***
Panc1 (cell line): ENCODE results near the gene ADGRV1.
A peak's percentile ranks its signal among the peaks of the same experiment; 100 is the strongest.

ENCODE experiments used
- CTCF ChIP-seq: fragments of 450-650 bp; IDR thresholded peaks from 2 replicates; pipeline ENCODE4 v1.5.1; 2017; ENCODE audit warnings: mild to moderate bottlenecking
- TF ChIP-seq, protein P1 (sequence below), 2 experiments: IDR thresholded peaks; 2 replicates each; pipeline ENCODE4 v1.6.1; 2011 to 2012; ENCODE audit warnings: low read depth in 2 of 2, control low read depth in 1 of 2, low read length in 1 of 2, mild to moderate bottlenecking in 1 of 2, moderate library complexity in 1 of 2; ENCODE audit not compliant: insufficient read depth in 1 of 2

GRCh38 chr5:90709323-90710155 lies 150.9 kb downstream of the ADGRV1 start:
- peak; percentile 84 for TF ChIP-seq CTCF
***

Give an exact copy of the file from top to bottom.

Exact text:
Panc1 (cell line): ENCODE results near the gene ADGRV1.
A peak's percentile ranks its signal among the peaks of the same experiment; 100 is the strongest.

ENCODE experiments used
- CTCF ChIP-seq: fragments of 450-650 bp; IDR thresholded peaks from 2 replicates; pipeline ENCODE4 v1.5.1; 2017; ENCODE audit warnings: mild to moderate bottlenecking
- TF ChIP-seq, protein P1 (sequence below), 2 experiments: IDR thresholded peaks; 2 replicates each; pipeline ENCODE4 v1.6.1; 2011 to 2012; ENCODE audit warnings: low read depth in 2 of 2, control low read depth in 1 of 2, low read length in 1 of 2, mild to moderate bottlenecking in 1 of 2, moderate library complexity in 1 of 2; ENCODE audit not compliant: insufficient read depth in 1 of 2

GRCh38 chr5:90709323-90710155 lies 150.9 kb downstream of the ADGRV1 start:
- peak; percentile 84 for TF ChIP-seq CTCF